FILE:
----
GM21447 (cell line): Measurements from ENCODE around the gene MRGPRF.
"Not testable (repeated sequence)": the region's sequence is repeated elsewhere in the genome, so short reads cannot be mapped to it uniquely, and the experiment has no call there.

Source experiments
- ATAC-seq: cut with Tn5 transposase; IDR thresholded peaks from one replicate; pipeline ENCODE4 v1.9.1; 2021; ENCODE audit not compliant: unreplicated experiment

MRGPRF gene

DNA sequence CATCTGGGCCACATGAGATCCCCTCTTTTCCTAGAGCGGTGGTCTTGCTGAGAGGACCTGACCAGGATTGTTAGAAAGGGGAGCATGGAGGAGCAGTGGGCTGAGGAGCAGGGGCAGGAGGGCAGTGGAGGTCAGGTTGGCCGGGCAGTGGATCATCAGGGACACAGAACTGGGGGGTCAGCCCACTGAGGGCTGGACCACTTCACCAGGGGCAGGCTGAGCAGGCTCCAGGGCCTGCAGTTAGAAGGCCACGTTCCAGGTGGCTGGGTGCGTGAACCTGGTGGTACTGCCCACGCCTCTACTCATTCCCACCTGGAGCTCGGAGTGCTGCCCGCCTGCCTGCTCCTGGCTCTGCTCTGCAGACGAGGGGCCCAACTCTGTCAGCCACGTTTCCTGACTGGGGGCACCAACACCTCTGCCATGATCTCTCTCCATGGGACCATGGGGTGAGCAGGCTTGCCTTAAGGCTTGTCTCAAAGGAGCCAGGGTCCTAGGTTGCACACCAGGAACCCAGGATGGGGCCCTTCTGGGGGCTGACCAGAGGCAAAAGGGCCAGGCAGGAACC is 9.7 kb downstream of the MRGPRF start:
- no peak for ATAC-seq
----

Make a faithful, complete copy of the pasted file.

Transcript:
GM21447 (cell line): Measurements from ENCODE around the gene MRGPRF.
"Not testable (repeated sequence)": the region's sequence is repeated elsewhere in the genome, so short reads cannot be mapped to it uniquely, and the experiment has no call there.

Source experiments
- ATAC-seq: cut with Tn5 transposase; IDR thresholded peaks from one replicate; pipeline ENCODE4 v1.9.1; 2021; ENCODE audit not compliant: unreplicated experiment

MRGPRF gene

DNA sequence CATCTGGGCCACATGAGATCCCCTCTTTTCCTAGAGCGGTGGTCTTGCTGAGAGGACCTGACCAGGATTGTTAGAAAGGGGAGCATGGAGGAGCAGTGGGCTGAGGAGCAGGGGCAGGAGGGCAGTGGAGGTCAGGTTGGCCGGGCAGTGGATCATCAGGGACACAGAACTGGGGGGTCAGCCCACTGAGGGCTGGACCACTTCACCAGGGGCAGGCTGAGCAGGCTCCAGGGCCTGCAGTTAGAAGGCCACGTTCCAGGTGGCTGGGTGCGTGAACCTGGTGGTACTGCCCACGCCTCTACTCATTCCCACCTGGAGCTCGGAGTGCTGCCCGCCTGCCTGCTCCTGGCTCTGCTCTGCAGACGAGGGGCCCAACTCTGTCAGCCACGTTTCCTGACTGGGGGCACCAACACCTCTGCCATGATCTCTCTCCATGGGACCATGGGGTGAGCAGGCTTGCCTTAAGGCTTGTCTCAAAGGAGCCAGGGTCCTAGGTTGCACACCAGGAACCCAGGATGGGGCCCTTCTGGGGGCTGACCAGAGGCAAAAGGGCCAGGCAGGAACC is 9.7 kb downstream of the MRGPRF start:
- no peak for ATAC-seq